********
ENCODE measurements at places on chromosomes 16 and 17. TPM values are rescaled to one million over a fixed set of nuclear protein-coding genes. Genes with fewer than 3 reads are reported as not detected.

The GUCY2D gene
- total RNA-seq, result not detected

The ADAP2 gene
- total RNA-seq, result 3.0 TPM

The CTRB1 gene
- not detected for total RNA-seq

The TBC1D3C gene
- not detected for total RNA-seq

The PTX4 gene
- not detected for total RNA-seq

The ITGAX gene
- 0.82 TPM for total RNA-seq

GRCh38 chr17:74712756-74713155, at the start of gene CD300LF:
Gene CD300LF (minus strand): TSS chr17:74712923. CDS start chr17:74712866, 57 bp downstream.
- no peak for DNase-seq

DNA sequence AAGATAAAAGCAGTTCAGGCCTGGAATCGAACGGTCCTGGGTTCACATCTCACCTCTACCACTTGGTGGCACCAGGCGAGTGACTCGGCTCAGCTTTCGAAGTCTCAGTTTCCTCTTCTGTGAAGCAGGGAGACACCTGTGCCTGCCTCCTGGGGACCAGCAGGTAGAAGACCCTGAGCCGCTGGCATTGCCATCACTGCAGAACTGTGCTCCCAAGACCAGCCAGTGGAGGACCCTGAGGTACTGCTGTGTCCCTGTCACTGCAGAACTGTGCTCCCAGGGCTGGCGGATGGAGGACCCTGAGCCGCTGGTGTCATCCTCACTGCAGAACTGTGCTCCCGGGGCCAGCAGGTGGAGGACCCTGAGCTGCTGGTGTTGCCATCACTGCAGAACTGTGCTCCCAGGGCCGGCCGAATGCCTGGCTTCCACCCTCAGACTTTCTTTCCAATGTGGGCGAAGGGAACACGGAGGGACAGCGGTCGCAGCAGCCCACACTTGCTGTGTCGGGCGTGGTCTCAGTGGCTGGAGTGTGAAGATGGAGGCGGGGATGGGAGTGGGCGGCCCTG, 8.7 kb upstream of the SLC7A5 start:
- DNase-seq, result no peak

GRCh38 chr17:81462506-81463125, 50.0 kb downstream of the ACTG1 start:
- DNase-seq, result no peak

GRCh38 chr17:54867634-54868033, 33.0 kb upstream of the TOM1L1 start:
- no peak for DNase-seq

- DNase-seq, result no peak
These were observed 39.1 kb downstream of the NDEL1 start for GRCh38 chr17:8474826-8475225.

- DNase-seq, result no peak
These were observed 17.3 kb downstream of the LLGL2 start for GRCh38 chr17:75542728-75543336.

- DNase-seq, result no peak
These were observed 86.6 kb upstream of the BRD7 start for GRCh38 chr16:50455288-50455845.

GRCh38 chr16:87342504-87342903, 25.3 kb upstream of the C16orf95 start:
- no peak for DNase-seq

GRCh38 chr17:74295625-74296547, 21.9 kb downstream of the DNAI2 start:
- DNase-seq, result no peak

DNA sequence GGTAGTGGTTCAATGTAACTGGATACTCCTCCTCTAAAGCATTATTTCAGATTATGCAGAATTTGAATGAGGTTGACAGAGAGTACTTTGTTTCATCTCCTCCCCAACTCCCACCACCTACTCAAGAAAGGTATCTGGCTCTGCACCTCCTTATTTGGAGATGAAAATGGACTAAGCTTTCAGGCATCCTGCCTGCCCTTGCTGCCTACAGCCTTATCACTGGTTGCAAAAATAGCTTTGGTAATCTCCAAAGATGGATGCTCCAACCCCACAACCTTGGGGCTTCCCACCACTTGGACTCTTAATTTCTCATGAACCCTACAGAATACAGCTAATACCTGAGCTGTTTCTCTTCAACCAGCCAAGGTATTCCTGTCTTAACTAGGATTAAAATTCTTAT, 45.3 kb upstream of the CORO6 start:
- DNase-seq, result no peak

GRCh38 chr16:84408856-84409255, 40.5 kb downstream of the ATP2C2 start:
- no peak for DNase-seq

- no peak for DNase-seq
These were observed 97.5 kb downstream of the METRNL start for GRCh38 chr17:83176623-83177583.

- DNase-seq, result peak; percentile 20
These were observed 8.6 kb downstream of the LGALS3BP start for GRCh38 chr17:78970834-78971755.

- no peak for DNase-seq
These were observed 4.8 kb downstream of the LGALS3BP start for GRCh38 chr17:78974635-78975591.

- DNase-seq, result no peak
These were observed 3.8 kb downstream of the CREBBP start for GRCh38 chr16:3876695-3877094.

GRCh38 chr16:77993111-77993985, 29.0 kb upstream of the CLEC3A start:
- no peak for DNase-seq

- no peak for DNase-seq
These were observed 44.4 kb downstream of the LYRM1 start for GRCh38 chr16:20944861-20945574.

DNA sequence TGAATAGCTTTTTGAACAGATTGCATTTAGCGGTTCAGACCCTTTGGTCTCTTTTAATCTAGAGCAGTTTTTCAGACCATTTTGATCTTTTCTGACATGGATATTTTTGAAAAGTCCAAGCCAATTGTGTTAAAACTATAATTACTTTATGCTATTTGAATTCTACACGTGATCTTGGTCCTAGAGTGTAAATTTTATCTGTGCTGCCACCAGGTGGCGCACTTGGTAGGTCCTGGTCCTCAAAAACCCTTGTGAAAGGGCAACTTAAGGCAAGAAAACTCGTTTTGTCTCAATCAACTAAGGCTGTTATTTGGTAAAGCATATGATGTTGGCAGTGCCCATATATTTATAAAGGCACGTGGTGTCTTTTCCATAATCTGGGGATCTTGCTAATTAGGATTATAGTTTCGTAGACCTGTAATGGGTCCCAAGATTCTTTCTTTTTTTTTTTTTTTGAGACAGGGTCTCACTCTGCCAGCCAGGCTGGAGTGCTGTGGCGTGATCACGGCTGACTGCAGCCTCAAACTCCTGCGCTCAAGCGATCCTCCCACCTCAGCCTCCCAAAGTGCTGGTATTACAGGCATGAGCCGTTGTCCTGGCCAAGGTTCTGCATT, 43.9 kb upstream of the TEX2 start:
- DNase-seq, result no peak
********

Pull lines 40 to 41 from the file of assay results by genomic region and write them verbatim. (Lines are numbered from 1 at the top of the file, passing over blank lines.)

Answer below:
These were observed 8.6 kb downstream of the LGALS3BP start for GRCh38 chr17:78970834-78971755.

- no peak for DNase-seq